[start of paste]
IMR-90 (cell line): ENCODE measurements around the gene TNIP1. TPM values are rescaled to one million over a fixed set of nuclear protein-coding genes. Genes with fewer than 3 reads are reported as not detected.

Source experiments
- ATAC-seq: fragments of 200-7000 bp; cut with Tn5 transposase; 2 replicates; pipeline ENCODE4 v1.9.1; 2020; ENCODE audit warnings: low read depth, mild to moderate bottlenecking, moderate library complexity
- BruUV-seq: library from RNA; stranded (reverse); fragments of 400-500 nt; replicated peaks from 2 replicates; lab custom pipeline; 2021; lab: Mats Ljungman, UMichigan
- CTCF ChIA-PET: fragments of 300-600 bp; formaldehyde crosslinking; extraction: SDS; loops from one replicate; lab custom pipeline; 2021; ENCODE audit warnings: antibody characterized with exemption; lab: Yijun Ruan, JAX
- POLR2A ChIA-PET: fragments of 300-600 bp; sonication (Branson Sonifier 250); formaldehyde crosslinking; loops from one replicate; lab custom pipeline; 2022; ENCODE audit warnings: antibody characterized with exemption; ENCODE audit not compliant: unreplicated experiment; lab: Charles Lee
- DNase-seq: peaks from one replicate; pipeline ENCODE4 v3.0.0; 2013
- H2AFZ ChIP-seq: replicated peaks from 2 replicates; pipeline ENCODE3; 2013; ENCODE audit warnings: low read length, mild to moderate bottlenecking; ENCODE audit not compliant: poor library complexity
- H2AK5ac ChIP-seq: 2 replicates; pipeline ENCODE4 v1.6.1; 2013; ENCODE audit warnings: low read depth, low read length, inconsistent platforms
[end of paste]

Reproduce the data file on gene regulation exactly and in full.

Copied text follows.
IMR-90 (cell line): ENCODE measurements around the gene TNIP1. TPM values are rescaled to one million over a fixed set of nuclear protein-coding genes. Genes with fewer than 3 reads are reported as not detected.

Source experiments
- ATAC-seq: fragments of 200-7000 bp; cut with Tn5 transposase; 2 replicates; pipeline ENCODE4 v1.9.1; 2020; ENCODE audit warnings: low read depth, mild to moderate bottlenecking, moderate library complexity
- BruUV-seq: library from RNA; stranded (reverse); fragments of 400-500 nt; replicated peaks from 2 replicates; lab custom pipeline; 2021; lab: Mats Ljungman, UMichigan
- CTCF ChIA-PET: fragments of 300-600 bp; formaldehyde crosslinking; extraction: SDS; loops from one replicate; lab custom pipeline; 2021; ENCODE audit warnings: antibody characterized with exemption; lab: Yijun Ruan, JAX
- POLR2A ChIA-PET: fragments of 300-600 bp; sonication (Branson Sonifier 250); formaldehyde crosslinking; loops from one replicate; lab custom pipeline; 2022; ENCODE audit warnings: antibody characterized with exemption; ENCODE audit not compliant: unreplicated experiment; lab: Charles Lee
- DNase-seq: peaks from one replicate; pipeline ENCODE4 v3.0.0; 2013
- H2AFZ ChIP-seq: replicated peaks from 2 replicates; pipeline ENCODE3; 2013; ENCODE audit warnings: low read length, mild to moderate bottlenecking; ENCODE audit not compliant: poor library complexity
- H2AK5ac ChIP-seq: 2 replicates; pipeline ENCODE4 v1.6.1; 2013; ENCODE audit warnings: low read depth, low read length, inconsistent platforms